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”A Clash of Cultures and the Hope of Rebirth” by Thomson Highway Essay Sample

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”A Clash of Cultures and the Hope of Rebirth” by Thomson Highway Essay Sample

In the playwrite Dry Lips Oughta Move to Kapuskasing, Thomson Highway focuses on the life style of seven native men in the Wasachigan Hill Indian Reserve in Ontario. In this play, there are six important male characters. Characters such as Big Joey, Spooky Lacroix Creature Nataways and Pierre St. Pierre adopt Christianity and the English language. While the characters Simon Starblanket, Zachary Jeremiah Keechigeesik try to revive the native culture, language and medicine. As the play begins Thomson Highway introduces the reader to this native community (that seems to be tight knit group of people, perhaps for all the wrong reasons). As the play progresses we realize that the Native figure of the Trickster is a predominantly female character named Nanabush. She is hard at work as she slips in and out of the realm of reality as the male characters begin to expose the complicated and dysfunctional relationships that are at the core of this Native community. Because the females are absent throughout the play, Nanabush always reappears as various female figures, helping to develop different situations as they arise and give a voice to the females in the play.

While reading the playwrite we see many conflicts arise throughout, these conflicts can be described as poison within the community. We see examples of the poison through the inequality between genders in the play, alcohol abuse as a release and the importance of status within the community. However, Highway also gives examples of new beginnings and the opinions of some of the other natives within the native society that has hope for change.“Before the healing can take place, the poison must first be exposed” is an epigraph that Thomson highway included at the beginning of Dry Lips. The quote is based on traditional understanding that rashes caused by plants such as poison ivy cannot be treated without removing the oil causing the irritation. Although the understanding of the quote is true, Highway used the quote as a way to warn the reader or theatre audiences that Dry Lips contains dark material that can be disturbing and gruesome, but once exposed leaves hope for the future.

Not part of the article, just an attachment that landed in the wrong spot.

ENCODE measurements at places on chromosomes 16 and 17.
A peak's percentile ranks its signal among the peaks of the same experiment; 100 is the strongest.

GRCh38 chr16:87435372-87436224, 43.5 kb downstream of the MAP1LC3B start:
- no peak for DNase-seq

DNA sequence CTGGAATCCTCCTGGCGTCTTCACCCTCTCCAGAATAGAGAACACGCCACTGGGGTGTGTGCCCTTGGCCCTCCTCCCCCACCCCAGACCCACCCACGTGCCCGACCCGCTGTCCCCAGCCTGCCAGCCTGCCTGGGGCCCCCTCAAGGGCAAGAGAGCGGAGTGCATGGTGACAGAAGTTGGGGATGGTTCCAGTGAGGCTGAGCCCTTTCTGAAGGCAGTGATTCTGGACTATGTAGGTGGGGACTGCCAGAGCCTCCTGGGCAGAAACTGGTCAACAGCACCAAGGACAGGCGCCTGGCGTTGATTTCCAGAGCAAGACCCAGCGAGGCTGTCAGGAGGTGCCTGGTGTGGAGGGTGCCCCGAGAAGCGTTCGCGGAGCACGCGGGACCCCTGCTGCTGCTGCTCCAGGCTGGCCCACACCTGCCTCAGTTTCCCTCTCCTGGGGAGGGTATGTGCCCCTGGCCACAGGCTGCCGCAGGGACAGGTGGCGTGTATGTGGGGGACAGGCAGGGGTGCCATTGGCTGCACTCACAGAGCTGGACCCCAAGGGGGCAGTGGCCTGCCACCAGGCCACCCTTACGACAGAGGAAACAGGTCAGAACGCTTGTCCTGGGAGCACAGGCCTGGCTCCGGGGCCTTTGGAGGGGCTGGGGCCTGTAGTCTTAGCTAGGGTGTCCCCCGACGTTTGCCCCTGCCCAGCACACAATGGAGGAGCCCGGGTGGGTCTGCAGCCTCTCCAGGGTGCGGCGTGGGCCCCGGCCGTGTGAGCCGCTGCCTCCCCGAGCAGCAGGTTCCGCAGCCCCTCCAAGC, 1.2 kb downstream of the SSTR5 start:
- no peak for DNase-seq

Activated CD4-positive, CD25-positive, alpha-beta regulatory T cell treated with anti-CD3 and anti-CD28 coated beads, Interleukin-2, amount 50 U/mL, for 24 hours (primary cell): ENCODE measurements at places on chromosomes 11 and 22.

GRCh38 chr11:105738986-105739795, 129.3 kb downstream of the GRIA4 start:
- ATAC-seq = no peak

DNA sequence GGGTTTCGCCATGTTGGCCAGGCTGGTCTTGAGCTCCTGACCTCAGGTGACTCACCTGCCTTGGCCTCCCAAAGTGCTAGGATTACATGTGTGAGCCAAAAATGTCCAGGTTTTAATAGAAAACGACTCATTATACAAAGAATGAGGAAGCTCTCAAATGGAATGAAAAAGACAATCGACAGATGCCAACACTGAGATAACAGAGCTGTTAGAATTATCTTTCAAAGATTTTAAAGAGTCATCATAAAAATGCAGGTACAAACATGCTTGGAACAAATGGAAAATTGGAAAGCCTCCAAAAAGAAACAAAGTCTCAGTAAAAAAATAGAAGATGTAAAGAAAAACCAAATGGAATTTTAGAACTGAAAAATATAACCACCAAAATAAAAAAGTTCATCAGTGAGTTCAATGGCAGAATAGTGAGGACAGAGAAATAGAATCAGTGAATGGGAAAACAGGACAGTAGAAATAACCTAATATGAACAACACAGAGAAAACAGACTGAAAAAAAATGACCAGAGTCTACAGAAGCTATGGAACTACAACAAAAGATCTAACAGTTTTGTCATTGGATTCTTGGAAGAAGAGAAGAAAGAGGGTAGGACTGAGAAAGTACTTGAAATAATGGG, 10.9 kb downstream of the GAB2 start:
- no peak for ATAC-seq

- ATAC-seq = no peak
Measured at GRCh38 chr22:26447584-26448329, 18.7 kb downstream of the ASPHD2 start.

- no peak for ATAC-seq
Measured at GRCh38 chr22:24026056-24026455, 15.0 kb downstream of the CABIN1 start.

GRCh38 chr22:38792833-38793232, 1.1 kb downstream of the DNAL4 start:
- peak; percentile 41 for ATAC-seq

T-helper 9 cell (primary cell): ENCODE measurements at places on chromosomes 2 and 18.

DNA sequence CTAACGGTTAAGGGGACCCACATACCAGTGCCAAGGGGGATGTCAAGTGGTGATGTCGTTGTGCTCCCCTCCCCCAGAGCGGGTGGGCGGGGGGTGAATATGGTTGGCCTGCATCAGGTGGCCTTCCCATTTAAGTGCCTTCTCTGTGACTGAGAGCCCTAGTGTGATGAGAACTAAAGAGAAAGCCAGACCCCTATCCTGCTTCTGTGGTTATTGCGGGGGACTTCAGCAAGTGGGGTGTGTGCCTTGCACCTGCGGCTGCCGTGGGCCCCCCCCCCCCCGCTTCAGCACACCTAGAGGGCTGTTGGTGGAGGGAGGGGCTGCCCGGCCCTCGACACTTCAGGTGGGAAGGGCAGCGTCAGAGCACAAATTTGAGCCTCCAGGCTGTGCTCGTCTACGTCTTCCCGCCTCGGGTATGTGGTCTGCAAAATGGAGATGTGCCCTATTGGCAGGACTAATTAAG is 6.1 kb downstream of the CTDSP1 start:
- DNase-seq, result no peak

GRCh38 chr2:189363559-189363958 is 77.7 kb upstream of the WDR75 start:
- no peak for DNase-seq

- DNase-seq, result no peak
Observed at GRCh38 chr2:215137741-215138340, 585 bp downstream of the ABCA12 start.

Thomson Highway is exposing the poison by portraying the Native’s pain in order to promote change. The oppression of women can also be seen through the voice or even physical presence of a character. Since, as Highway states, the language of Cree does not differentiate between male or female, the character of Nanabush doesn’t have to be exclusively male or female, but embodies a woman who is the representations of a male fantasy. She is representing various women in the play to bring back the voiceless females in the community. In the end we see Nanabush represented as Pasty Pegahmagahbow while Dickie Bird the victim of alcoholism, brutally rapes her with a crufix. Thus representing how Christianity raped the native culture. Gender oppression can also be seen through the ‘voice’ of other characters of the play such as Big Joey, who watches the rape of Patsy, but does not stop it. When asked why he does this, he replies, “Because I hate them … I hate them fuckin’ bitches. Because they — our own women — took the fuckin’ power away from us faster than the FBI ever did” (Highway 119-120).

Thomson Highway portrays a very clear-cut message that there is extensive problem with gender equality in this native community and although the way he exposes the subject matter is difficult for some to watch or read, it is definitely unnoticeable. In addition, in Dry Lips Oughta Move to Kapuskasing he also shows the conflicts that underlie the stereotypes associated with Aboriginal communities, by exploring the issue of alcoholism through the flashbacks of the birth of Dickie Bird. Thomson Highway succeeds in exposing the issue of alcoholism in the community as we see representation through Dickie Bird who is a very confused and disturbed teenage boy due to fetal alcohol syndrome he is part of or causes many of the conflicts in Dry Lips. Lastly, The Aboriginal characters in the play lose their sense of spirituality (in some cases to Christianity) and the hockey game symbolizes this conflict of spirituality versus Christianity or native versus nonnative. Thomson Highway is using the puck, to represents a religious symbol, and Nanabush symbolically sheds light on spirituality opposed to Christianity and ends the hockey game and the conflict, that is associated with it.

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